‘Meat for the boys, bone for the workers’ – Rohee on proposed 10% salary increase for public servants
Despite being equally guilty of offering insignificant salary increases to public servants, the People’s Progressive Party/Civic (PPP/C) has expressed disappointment in the 10 per cent ‘final offer’ proposed by the A Partnership for National Unity/Alliance For Change (APNU/AFC) Government.
PPP General Secretary Clement Rohee noted that the 10 per cent increase was a betrayal of the Public Service and was not reflective of the 20 per cent increases promised by the coalition members on the campaign trail.
He also reasoned that in comparison to the exorbitant 50 per cent increase Government awarded itself shortly after assumption to office, the 10 per cent increase was unacceptable.
Rohee also justified the previous Administration offering small increases, noting that there were other benefits available to the public service which compensated for the minor raises.
During a news conference on Monday, the PPP General Secretary said the Guyana Public Service Union (GPSU) would most likely accept the final offer of 10 per cent and this would be “tantamount to another betrayal of the workers’ interest”.
He demanded to know the total cost of the one to 10 per cent increase having regard to the public boast by Prime Minister Moses Nagamootoo who, at the 2016 May Day Rally, declared that Government had set aside $43.8 billion and $6.63 billion for increased benefits and allowances in the 2016 Budget, for public servants.
Additionally, Rohee believes that the entire salary increase negotiation between the Government and the GPSU was a sordid situation and he called on the latter to come clean.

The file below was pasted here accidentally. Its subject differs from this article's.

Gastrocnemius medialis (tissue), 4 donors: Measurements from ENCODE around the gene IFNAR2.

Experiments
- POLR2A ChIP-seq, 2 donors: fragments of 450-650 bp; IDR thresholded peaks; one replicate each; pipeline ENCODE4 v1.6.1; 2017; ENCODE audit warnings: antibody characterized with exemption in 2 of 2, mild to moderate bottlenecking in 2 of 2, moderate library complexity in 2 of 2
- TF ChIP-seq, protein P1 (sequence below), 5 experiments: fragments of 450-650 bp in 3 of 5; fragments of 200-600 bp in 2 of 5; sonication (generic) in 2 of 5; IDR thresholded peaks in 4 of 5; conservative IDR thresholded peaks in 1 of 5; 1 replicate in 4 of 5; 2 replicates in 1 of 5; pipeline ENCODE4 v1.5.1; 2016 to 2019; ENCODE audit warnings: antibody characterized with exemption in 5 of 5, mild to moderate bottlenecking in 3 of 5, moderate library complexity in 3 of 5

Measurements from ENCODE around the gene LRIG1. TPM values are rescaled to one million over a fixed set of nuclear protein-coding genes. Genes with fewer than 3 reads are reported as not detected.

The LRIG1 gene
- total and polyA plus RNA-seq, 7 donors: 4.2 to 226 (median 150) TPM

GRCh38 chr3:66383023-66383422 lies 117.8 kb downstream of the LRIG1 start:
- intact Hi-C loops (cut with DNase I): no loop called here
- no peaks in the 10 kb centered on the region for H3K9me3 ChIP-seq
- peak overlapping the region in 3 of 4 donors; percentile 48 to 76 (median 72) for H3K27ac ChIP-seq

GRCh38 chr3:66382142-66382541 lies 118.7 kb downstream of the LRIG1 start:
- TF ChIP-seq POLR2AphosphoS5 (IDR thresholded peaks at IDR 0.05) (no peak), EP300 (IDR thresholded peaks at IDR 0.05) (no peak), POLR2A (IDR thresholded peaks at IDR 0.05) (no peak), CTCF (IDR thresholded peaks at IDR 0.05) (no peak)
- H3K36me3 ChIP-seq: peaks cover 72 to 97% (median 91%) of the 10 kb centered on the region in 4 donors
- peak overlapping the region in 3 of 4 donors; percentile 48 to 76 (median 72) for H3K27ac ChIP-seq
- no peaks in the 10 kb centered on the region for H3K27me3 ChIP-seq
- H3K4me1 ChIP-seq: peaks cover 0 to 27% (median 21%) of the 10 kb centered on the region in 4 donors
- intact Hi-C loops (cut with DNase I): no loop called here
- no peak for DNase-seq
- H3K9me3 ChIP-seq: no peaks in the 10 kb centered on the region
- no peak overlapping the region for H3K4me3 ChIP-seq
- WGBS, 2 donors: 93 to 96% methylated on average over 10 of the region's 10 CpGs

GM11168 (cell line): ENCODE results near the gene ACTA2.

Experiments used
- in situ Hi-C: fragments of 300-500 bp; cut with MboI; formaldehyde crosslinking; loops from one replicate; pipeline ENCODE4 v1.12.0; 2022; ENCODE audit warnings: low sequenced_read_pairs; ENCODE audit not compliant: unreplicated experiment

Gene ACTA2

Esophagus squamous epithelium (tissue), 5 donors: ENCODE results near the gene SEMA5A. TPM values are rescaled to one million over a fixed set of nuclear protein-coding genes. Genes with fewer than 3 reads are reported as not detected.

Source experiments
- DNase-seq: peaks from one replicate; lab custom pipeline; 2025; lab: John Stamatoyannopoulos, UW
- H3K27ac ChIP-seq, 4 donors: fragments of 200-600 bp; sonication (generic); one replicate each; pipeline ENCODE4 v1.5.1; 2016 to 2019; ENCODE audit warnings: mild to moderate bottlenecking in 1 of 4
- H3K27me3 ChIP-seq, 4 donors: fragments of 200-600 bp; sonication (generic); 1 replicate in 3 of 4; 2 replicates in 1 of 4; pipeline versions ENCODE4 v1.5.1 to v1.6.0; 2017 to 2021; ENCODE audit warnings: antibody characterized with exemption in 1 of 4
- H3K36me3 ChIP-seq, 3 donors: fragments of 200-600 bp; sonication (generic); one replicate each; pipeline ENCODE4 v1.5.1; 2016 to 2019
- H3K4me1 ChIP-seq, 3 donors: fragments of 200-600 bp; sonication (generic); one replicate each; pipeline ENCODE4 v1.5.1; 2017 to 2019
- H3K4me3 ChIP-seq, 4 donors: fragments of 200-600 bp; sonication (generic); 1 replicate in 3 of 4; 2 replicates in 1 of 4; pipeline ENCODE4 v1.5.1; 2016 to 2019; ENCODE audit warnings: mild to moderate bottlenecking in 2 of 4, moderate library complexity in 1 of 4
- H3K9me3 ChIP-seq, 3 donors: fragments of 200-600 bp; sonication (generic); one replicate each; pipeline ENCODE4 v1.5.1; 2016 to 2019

“The GPSU must come clean and in the interest of transparency and accountability, explain to its members, the true state of affairs in respect to the outcome of the negotiations and how the “final offer” was arrived at,” he expressed.
Moreover, Rohee reminded that Nagamootoo had also promised in his 2016 May Day address to workers, incentives, scholarships, land, housing and recreation for public servants, who, he said, “must be treated as human beings”. Rohee noted that “observers have queried whether the one to ten per cent increase is adequate for a human being in the Public Service”.
When prompted, Rohee justified the smaller increases which the PPP administration offered during its tenure.
“You must recall (that) the increases offered by the PPP Administration (were) together with a whole host of other concessions that were granted: duty-free concessions for motor vehicles, land, house lots and things like that, easy loans, the Because We Care programme. In other words, there were a whole set of other concessions that were granted to workers in order to cushion whatever (they) would get,” he explained.
According to Rohee, the entire undertaking of wage and salary negotiations under the current Administration is “clearly another manifestation of meat for the boys, bones for the workers”.
The GPSU has agreed to consider the Government’s final offer of a 10 per cent increase for persons earning below $99,000 per month, with the rate incrementally decreasing to a one per cent increase for those earning in excess of $1 million.
The initial proposal of the GPSU was for a 40 per cent across-the-board increase for public servants but this was subsequently adjusted to 25 per cent. The Union had also demanded that allowances be included in the negotiations.
Government responded by proposing that persons earning less than $100,000 be paid a 5.5 per cent increase, while persons earning above $1 million would only get a one per cent increase. The proposed 5.5 per cent offer was later increased to six per cent by Government, but this too was rejected by the Union.
Then, Government reconsidered its position and the final offer was presented.